Inspired by his mentors at Syracuse, he wanted to find work in academia, initially planning on heading to the West Coast. But when things didn’t work out after an interview for a job in San Francisco, Douaihy found himself in Pittsburgh.

“I ended up interviewing here, in a way, by default,” Douaihy said. “I never thought I was going to end up in Pittsburgh for 18 years.”

Since arriving on campus in 2000, his passions are divided between clinical research and training and mentoring medical students. One of his former mentees, Alexandra Sansosti, a third-year medical student, worked with Douaihy last July and August.

Even though Sansosti plans to make a career in general surgery — not addiction psychiatry like Douaihy — she found Douaihy to be a valuable teacher and guide.

“He is the most loyal, dedicated mentor that I have ever encountered. I am talking in my entire educational career,” Sansosti said.

She remembered one patient in particular from her rotation last summer who had been admitted to rehab several times in the last few years. Douaihy stuck with her when others were ready to give up. Another physician told Sansosti that they didn’t know if the patient could be helped since she was so self-destructive.

“[Douaihy] had said to me, ‘Alexandra, this is the population that we work with. This is not out of the ordinary. And if you give up on these people, they’ll never trust the medical system. And they’ll never come back. And that’s when you lose people. That’s when drug addiction becomes deadly,’” Sansosti said.

Douaihy was able to keep the patient on the floor until she was ready to enter inpatient rehab, an experience Sansosti described as “eye-opening.”

Cecilia Fichter-DeSando, the prevention manager for addiction medicine services at UPMC, says Douaihy is similarly compassionate and encouraging with his colleagues.

Fichter-DeSando and Douaihy were part of a team looking to help pass the Pennsylvania Clean Indoor Air Act — a law that prohibits smoking in a public place or workplace — in 2008. She said Douaihy was vital to getting the law passed and helped keep her encouraged throughout.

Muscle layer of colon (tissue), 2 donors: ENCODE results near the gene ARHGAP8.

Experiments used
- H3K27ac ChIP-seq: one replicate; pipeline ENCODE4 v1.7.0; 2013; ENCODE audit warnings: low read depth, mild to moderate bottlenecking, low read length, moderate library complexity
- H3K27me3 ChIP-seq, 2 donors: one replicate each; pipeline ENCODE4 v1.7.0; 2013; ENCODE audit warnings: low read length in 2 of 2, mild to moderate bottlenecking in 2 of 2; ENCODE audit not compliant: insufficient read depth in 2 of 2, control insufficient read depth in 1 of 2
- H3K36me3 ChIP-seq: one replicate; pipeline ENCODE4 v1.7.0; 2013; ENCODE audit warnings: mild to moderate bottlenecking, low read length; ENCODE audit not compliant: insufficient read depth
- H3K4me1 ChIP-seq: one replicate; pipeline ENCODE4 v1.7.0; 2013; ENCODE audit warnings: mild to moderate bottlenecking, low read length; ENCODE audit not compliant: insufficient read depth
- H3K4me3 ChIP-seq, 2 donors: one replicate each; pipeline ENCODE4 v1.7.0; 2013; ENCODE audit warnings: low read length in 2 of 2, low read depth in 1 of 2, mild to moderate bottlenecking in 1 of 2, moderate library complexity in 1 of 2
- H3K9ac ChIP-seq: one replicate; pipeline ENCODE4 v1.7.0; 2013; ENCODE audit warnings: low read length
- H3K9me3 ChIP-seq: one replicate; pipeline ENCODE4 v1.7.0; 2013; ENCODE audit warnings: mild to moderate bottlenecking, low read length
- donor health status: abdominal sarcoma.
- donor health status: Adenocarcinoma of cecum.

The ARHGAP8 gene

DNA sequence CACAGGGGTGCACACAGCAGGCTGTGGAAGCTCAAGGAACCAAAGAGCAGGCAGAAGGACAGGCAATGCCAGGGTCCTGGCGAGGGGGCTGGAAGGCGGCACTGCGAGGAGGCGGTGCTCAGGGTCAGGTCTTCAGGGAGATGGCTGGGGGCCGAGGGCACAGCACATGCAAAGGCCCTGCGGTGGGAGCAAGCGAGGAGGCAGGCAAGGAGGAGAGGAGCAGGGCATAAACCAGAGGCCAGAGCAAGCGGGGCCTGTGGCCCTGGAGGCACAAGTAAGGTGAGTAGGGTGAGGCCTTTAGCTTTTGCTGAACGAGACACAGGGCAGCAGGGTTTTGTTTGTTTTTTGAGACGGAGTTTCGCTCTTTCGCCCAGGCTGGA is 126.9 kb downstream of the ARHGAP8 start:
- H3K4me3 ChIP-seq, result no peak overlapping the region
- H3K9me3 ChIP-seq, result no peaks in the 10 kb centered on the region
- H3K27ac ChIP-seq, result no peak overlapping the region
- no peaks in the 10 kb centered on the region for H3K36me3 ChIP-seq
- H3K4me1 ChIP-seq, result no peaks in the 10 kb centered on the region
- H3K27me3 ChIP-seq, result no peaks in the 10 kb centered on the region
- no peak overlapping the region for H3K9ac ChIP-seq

Thomas J. Yang

“I just said, ‘When is this going to happen?’ and he said, ‘Cele, this is a culture change, and culture change happens slowly — and we’re going to do this if we keep working at it together,’” Fichter-DeSando said.

According to Fichter-DeSando, he researched and sent articles to other professionals in the field for months explaining the benefit of smoke-free public places. The research he found showed that people recovered from illness and addiction quicker if there were smoke-free spaces available to them.

“He’s not autocratic,” Fichter-DeSando said. “Even though he firmly believes what would be best, he wants you to come to your own decision.”

Douaihy’s line of work has come to the forefront of both local and national conversations as western Pennsylvania and the United States as a whole have found themselves enwrapped in an opioid addiction crisis.

In Pennsylvania, 38 out of every 100,000 deaths during 2016 was due to overdose — the fourth highest total in the nation, according to a report from the Centers for Disease Control and Prevention. Douaihy has seen the effects of the opioid epidemic firsthand in his clinical work.

“This has to be a collective responsibility. That’s not just really the physicians that are prescribing … that’s not gonna work. Everybody has a responsibility — communities have a responsibility,” Douaihy said.

He wants the public to look at the victims of the crisis in the same way that he looks at his patients and students.

It’s about human beings that are suffering,” he said. “All this work revolves around empathy.”